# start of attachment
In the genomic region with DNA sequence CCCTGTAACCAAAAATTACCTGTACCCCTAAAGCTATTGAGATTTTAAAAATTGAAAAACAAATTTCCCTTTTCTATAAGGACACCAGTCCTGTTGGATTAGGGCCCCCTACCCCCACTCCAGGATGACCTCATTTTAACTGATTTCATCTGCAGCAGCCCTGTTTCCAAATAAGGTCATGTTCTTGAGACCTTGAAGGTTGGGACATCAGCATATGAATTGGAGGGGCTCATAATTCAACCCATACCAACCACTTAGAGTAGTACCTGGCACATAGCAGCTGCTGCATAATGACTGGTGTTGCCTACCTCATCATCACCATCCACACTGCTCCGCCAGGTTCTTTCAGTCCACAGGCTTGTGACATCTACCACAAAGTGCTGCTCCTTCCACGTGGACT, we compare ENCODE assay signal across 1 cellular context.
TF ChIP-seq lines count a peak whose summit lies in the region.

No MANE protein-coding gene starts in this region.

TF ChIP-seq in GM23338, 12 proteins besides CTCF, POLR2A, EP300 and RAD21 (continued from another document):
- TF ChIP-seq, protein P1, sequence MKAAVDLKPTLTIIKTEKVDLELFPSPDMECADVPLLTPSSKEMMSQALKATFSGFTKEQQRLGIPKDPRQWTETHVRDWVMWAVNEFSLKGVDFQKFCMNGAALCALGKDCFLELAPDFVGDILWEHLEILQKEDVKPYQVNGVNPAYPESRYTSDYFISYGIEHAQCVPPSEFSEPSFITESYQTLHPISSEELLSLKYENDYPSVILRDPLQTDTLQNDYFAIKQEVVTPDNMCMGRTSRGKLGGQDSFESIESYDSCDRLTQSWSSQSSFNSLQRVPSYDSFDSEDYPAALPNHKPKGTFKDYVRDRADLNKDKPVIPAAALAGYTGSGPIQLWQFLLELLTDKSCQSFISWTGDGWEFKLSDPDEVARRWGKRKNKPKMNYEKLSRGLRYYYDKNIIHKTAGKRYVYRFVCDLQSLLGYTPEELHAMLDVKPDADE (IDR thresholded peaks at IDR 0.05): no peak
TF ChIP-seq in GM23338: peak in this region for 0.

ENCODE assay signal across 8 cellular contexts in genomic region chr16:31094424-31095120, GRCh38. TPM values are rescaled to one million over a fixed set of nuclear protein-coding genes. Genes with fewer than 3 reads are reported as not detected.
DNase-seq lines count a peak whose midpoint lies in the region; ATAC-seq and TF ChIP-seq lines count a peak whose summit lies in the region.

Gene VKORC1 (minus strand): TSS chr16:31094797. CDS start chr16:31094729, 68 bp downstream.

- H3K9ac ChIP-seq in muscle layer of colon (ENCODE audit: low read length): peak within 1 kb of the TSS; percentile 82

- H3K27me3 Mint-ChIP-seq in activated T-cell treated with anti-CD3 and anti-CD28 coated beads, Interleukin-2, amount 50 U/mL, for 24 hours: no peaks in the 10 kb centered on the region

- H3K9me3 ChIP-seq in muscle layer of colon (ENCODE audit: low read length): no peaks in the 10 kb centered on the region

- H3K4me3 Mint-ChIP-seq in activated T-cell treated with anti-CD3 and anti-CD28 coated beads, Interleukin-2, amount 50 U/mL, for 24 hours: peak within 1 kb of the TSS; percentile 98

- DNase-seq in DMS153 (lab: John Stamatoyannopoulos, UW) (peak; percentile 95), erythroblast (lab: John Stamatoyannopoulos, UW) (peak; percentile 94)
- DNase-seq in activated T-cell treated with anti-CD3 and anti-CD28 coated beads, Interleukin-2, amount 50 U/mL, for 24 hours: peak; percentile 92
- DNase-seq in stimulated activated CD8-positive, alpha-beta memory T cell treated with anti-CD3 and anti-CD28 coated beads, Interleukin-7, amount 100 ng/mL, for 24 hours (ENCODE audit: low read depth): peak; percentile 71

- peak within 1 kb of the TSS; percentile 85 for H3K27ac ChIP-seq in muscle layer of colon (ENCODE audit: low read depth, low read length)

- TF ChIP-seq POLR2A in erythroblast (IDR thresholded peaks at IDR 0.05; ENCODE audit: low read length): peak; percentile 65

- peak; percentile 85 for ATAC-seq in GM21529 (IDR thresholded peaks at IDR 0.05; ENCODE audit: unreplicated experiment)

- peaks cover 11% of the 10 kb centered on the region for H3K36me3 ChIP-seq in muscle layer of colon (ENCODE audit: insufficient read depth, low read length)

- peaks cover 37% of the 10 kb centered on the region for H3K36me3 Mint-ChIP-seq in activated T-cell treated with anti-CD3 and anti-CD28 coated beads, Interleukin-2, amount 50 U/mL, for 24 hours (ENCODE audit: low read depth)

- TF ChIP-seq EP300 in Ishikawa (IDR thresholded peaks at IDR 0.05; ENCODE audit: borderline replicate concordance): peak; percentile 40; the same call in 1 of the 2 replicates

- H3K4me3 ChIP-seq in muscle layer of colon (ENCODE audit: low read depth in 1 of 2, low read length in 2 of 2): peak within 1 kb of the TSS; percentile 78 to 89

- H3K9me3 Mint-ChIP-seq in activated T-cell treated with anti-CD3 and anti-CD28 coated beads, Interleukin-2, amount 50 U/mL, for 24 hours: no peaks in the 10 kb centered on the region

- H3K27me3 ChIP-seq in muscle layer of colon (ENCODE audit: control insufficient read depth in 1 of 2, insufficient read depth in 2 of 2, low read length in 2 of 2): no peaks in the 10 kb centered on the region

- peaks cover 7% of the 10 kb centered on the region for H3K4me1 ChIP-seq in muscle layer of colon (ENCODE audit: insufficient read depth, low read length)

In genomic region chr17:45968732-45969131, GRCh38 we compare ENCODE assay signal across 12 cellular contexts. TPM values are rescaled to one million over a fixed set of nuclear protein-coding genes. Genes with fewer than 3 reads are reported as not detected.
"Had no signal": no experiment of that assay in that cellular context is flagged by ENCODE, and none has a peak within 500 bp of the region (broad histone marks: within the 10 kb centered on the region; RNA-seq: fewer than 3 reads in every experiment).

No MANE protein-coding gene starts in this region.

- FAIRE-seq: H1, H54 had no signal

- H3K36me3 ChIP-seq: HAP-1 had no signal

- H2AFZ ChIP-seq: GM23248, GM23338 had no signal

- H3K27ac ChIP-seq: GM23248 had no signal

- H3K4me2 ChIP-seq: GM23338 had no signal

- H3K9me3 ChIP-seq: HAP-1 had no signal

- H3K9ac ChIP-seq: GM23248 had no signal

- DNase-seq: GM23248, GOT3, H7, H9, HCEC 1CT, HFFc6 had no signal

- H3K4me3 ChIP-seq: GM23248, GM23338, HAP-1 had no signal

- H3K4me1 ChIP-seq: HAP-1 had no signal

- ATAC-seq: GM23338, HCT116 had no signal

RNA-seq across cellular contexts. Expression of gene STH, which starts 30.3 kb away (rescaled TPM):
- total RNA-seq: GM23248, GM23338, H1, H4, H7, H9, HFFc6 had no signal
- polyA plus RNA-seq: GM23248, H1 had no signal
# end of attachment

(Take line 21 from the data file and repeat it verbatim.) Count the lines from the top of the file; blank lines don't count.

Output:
- peaks cover 37% of the 10 kb centered on the region for H3K36me3 Mint-ChIP-seq in activated T-cell treated with anti-CD3 and anti-CD28 coated beads, Interleukin-2, amount 50 U/mL, for 24 hours (ENCODE audit: low read depth)